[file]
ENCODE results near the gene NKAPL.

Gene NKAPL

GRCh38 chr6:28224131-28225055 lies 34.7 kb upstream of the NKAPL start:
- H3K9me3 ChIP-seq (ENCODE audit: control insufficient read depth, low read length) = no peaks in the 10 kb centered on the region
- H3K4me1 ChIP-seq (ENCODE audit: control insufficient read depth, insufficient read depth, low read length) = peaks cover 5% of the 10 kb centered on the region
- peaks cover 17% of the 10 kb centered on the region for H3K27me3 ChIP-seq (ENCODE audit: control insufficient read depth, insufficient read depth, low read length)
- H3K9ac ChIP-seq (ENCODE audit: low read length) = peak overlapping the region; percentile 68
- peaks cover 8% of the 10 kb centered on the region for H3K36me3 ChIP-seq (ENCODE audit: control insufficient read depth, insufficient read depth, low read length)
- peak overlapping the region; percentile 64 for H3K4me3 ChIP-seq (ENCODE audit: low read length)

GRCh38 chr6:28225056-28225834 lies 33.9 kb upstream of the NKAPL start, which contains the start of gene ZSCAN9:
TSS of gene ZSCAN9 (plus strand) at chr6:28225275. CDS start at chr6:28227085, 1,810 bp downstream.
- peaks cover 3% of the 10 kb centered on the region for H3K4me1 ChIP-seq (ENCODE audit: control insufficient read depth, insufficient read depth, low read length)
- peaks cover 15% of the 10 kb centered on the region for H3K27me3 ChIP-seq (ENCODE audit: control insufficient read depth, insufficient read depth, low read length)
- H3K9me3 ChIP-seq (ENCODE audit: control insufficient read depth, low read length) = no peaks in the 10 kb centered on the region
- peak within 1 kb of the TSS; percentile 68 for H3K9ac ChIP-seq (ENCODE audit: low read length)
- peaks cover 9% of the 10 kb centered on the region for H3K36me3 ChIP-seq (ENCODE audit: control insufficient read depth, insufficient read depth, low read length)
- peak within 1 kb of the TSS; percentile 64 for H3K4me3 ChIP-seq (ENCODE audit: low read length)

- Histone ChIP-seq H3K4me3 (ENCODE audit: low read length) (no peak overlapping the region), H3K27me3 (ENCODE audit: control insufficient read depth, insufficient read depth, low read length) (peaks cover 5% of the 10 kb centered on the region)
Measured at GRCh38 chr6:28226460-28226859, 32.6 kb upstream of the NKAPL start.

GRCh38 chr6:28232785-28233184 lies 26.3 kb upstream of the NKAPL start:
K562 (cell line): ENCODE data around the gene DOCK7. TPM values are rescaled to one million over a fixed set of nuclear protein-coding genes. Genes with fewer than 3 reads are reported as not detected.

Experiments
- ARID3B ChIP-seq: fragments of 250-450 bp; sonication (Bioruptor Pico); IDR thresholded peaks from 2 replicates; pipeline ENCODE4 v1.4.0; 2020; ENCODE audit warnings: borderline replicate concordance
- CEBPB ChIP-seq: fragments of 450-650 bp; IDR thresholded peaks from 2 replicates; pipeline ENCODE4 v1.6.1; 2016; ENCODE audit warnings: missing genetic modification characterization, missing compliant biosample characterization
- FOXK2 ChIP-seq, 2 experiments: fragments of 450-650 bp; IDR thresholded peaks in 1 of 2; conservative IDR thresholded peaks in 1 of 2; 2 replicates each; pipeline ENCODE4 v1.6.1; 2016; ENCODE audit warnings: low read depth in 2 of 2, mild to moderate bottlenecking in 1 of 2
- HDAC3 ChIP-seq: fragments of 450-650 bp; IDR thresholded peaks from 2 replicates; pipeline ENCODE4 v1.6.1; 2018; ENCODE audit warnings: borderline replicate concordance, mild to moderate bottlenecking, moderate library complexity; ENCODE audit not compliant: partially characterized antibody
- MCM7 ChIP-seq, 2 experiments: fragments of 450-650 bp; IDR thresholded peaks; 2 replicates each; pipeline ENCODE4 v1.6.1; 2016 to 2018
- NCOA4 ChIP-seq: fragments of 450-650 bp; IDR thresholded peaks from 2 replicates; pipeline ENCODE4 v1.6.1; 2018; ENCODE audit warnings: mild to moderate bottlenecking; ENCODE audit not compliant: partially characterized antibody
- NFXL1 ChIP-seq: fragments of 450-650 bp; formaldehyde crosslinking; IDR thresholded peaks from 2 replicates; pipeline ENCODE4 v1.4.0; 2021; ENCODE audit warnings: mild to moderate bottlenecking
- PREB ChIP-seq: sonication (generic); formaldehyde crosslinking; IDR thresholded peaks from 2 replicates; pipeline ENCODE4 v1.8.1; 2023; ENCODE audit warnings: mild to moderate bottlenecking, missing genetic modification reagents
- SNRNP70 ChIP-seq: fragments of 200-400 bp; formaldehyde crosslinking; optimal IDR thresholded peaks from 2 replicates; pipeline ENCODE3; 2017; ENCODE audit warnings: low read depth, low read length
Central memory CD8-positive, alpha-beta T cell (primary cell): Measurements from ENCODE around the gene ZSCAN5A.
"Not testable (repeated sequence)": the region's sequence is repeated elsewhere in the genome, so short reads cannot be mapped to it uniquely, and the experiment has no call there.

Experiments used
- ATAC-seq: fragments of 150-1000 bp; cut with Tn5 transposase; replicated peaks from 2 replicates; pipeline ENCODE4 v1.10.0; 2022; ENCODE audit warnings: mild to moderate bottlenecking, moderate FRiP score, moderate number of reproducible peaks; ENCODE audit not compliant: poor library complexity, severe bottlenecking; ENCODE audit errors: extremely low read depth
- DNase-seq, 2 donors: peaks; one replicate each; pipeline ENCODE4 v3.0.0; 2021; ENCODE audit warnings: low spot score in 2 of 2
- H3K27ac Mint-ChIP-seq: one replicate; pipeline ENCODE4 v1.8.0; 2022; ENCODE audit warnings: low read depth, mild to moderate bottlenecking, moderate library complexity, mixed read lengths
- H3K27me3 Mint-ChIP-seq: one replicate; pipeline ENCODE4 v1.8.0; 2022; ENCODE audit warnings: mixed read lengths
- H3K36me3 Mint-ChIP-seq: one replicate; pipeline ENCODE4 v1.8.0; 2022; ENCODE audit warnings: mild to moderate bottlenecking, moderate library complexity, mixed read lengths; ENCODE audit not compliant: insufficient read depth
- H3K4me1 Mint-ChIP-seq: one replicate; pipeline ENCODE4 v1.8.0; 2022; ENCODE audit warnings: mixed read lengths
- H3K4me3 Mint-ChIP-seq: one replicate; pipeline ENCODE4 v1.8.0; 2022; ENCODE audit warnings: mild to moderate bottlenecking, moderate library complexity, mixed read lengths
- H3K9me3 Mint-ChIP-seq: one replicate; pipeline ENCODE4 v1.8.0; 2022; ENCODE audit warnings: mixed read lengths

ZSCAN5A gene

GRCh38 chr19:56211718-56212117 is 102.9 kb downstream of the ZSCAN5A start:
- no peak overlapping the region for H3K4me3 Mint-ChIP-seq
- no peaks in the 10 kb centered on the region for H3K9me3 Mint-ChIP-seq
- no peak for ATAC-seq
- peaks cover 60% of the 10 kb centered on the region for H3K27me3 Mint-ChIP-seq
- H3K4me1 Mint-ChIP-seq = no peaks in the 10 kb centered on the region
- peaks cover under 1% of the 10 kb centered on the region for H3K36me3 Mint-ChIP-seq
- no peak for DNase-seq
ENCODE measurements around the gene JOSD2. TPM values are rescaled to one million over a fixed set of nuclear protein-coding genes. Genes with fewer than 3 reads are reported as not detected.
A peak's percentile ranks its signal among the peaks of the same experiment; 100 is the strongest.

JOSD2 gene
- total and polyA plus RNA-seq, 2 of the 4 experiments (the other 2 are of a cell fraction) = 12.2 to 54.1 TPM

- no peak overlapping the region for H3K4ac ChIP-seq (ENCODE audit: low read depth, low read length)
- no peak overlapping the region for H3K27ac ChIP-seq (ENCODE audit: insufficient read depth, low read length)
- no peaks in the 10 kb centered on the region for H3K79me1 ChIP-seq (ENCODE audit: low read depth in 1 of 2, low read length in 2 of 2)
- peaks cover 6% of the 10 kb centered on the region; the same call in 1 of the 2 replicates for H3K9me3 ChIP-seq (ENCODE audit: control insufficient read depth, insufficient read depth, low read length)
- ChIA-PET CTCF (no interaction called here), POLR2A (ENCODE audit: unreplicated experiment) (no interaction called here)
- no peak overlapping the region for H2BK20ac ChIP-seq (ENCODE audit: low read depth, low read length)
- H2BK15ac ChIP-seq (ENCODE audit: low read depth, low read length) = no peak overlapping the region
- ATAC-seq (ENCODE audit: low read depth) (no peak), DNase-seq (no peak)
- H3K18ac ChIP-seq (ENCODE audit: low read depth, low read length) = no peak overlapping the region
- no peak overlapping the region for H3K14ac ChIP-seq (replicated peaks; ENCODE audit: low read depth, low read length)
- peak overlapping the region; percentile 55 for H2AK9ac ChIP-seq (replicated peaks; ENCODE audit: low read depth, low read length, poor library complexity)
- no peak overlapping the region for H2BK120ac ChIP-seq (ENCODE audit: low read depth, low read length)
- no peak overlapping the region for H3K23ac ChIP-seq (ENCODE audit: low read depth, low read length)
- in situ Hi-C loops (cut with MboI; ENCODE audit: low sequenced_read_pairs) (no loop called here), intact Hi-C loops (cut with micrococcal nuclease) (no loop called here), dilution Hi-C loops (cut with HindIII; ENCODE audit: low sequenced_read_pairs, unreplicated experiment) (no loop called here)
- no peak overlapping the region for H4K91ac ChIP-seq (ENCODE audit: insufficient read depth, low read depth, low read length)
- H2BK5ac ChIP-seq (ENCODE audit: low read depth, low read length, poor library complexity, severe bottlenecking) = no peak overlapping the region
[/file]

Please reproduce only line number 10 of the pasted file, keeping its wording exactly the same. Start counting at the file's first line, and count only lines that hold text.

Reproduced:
GRCh38 chr6:28225056-28225834 lies 33.9 kb upstream of the NKAPL start, which contains the start of gene ZSCAN9: